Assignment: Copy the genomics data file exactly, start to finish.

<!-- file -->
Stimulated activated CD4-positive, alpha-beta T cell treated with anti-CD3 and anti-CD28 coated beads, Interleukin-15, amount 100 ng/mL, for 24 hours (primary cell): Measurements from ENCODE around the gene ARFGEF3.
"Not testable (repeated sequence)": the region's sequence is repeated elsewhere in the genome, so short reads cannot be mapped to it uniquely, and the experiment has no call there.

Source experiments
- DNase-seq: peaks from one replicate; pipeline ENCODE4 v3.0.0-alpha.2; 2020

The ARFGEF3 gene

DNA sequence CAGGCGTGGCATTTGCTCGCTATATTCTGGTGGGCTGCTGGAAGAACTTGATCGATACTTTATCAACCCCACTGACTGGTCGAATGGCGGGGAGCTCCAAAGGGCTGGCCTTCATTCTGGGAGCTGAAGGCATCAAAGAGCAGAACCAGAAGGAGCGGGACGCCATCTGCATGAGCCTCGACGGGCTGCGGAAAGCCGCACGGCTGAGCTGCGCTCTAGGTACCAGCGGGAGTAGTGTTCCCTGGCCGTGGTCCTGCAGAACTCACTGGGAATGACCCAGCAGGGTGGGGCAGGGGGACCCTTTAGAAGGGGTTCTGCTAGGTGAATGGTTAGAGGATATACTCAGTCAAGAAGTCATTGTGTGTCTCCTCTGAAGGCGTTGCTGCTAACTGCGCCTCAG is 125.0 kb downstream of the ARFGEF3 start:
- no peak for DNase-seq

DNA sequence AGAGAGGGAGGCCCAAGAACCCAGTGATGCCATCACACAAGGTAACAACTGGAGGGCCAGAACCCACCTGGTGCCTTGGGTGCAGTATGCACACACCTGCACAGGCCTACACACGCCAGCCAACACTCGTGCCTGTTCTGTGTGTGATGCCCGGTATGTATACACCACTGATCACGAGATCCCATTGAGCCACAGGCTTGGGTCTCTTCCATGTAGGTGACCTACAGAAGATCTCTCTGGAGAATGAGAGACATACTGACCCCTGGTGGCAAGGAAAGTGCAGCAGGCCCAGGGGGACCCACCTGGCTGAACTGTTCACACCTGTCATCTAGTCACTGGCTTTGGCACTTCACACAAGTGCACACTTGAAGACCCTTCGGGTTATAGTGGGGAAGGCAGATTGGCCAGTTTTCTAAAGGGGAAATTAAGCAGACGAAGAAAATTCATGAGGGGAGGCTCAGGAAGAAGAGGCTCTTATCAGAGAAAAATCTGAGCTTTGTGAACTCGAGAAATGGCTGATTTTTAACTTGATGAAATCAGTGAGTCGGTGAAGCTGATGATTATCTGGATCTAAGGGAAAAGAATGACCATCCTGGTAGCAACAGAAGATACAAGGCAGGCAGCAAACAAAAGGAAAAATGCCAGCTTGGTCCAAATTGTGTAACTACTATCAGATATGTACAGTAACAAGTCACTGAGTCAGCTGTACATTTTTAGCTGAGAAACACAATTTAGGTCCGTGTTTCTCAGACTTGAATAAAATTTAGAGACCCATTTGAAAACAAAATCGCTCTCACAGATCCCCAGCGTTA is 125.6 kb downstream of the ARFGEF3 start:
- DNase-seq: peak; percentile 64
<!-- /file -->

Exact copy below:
Stimulated activated CD4-positive, alpha-beta T cell treated with anti-CD3 and anti-CD28 coated beads, Interleukin-15, amount 100 ng/mL, for 24 hours (primary cell): Measurements from ENCODE around the gene ARFGEF3.
"Not testable (repeated sequence)": the region's sequence is repeated elsewhere in the genome, so short reads cannot be mapped to it uniquely, and the experiment has no call there.

Source experiments
- DNase-seq: peaks from one replicate; pipeline ENCODE4 v3.0.0-alpha.2; 2020

The ARFGEF3 gene

DNA sequence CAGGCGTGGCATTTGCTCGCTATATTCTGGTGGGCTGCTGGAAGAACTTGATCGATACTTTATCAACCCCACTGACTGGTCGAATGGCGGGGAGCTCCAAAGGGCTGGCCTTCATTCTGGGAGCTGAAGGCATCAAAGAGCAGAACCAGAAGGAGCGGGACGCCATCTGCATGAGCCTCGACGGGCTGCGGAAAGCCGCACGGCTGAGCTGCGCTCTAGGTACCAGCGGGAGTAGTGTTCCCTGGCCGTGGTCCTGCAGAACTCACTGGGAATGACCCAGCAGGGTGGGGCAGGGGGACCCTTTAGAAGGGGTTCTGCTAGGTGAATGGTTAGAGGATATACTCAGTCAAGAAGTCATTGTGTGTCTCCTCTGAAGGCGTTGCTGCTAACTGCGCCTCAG is 125.0 kb downstream of the ARFGEF3 start:
- no peak for DNase-seq

DNA sequence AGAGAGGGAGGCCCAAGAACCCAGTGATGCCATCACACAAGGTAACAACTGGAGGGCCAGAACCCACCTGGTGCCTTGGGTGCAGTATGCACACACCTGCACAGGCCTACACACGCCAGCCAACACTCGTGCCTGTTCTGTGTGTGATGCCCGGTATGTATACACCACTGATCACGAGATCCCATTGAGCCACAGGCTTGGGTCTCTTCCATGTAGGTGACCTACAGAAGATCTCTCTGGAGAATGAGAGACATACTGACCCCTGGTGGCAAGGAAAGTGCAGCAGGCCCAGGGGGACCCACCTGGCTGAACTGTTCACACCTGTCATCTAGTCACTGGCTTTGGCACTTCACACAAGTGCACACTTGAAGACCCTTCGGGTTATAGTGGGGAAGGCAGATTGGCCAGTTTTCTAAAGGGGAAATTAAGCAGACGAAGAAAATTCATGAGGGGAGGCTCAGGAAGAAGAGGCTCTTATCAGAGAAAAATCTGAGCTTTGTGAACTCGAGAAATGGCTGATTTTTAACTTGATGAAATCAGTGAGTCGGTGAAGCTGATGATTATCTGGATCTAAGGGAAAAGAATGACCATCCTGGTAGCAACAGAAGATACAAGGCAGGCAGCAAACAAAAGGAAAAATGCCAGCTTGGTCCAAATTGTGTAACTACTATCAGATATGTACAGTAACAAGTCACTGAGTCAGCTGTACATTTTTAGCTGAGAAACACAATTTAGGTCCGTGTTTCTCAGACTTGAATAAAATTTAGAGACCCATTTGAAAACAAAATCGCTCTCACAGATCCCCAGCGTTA is 125.6 kb downstream of the ARFGEF3 start:
- DNase-seq: peak; percentile 64